Indigenous organisations in Australia are regulated by state governments through well-understood and institutionally embedded mechanisms of corporate governance. Effective corporate governance is important to Indigenous corporation success, but corporate governance compliance is only one factor in the success of Indigenous corporations. Therefore, this research, initiated and funded through the Office of the Registrar of Indigenous Corporations, undertakes exploratory research aiming to understand and better support the factors that contribute to Indigenous corporation success ‘beyond compliance’.
The research is pursued through an interpretive methodological approach and established social science methods consisting of literature review, key informant interviews, and exploratory case studies. These methods are complemented, for range and depth, with a series of ‘Governance Insights’ taking the form of micro-studies of governance experiences or innovations in corporations and thematically organised insights from advisors or consultants to corporations as well as other experts in the sector. Data from all sources are analysed for themes bearing on the research aims. The research follows the AIATSIS Code of Ethics for Aboriginal and Torres Strait Islander Research and received ethical approval from The University of Queensland. Possibilities for further research are presented in the final section of the report.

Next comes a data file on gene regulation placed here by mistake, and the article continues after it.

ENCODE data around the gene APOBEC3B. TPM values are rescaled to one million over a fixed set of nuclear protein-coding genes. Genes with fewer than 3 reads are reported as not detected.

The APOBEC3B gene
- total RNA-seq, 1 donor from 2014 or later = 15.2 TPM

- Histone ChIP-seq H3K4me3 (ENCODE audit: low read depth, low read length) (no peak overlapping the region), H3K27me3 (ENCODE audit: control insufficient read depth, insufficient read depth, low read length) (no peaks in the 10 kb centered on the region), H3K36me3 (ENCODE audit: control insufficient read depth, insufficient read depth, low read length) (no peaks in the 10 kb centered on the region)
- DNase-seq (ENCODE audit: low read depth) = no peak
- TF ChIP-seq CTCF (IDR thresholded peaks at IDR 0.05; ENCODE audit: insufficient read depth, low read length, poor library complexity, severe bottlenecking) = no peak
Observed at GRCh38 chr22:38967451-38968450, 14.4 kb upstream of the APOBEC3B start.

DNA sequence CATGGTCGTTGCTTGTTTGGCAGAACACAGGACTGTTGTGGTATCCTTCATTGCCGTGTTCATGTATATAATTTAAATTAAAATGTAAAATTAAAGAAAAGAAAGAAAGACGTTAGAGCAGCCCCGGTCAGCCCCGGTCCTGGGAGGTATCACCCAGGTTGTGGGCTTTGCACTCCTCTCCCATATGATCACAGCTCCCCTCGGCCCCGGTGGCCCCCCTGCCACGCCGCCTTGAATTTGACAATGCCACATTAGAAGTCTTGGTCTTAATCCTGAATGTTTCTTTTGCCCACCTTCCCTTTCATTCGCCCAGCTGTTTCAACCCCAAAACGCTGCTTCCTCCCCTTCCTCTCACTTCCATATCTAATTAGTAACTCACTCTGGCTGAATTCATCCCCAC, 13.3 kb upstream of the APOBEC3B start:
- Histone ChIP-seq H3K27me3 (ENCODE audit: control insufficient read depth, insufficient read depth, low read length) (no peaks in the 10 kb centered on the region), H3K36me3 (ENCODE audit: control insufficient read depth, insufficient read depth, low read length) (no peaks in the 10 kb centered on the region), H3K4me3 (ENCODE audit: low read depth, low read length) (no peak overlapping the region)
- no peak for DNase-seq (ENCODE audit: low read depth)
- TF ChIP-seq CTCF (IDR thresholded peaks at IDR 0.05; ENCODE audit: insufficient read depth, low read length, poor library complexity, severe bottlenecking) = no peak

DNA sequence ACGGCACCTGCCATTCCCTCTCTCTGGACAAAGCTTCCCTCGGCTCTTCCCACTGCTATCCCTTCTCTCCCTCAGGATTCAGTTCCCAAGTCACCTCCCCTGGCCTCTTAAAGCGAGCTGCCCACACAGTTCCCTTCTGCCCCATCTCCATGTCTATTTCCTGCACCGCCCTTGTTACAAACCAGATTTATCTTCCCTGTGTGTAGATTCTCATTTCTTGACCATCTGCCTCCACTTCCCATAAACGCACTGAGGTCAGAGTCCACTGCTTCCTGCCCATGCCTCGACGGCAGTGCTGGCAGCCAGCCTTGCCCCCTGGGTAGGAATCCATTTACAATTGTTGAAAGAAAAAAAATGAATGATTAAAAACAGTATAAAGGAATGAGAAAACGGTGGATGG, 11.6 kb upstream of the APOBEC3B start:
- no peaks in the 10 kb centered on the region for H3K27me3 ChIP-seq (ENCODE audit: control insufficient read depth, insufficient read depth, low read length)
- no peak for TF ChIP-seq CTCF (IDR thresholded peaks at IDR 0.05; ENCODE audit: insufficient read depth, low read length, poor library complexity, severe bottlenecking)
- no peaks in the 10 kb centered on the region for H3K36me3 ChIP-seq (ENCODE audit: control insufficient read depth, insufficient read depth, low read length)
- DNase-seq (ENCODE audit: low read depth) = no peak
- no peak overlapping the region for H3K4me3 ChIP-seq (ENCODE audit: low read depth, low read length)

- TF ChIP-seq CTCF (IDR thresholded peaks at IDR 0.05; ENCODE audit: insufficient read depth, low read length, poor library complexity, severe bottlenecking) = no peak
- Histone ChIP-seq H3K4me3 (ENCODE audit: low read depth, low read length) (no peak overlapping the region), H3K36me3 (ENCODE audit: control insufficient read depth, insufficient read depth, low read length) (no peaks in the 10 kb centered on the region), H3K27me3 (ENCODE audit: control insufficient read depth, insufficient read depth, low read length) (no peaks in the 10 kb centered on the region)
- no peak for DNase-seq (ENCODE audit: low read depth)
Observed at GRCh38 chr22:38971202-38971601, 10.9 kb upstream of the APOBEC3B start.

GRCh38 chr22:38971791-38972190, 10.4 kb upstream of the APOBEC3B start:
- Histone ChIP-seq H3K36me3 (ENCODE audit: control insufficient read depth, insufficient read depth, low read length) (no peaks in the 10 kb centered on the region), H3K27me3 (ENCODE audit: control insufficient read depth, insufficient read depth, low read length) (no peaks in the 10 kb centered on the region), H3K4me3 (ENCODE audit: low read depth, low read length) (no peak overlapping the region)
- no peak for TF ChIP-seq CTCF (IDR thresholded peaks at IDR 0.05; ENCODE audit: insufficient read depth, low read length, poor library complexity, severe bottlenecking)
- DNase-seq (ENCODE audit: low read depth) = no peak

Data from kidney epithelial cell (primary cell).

The research finds that understanding and supporting the factors that contribute to Indigenous corporation success requires engaging with the position of Indigenous corporations at the interface of interactions between two peoples and governance traditions. Indigenous corporations are necessarily intercultural institutions that are often sites for the interaction of divergent values, processes, and practices. It is therefore crucial to recognise Indigenous governance and cultural values, and grapple with the relationship between Indigenous governance and mainstream corporate governance. The relationship between and relative influence of these forms of governance is highly varied across organisations depending on context and corporation purpose. It therefore cannot be prescribed. Corporation success nonetheless appears to be frequently linked with clarity about values and purpose, the integration of Indigenous cultural values and governance with mainstream corporate governance, and the absence of excessive burdens and demands. Other factors which seem to contribute to corporation success include the strength of relationships within the organisation and with community (which often links to cultural matters), capacity to harness Indigenous governance and cultural values, and ability to manage conflict. Because Indigenous corporations often operate under excessive pressures and expectations relative to their capacities, support for these factors is also crucial.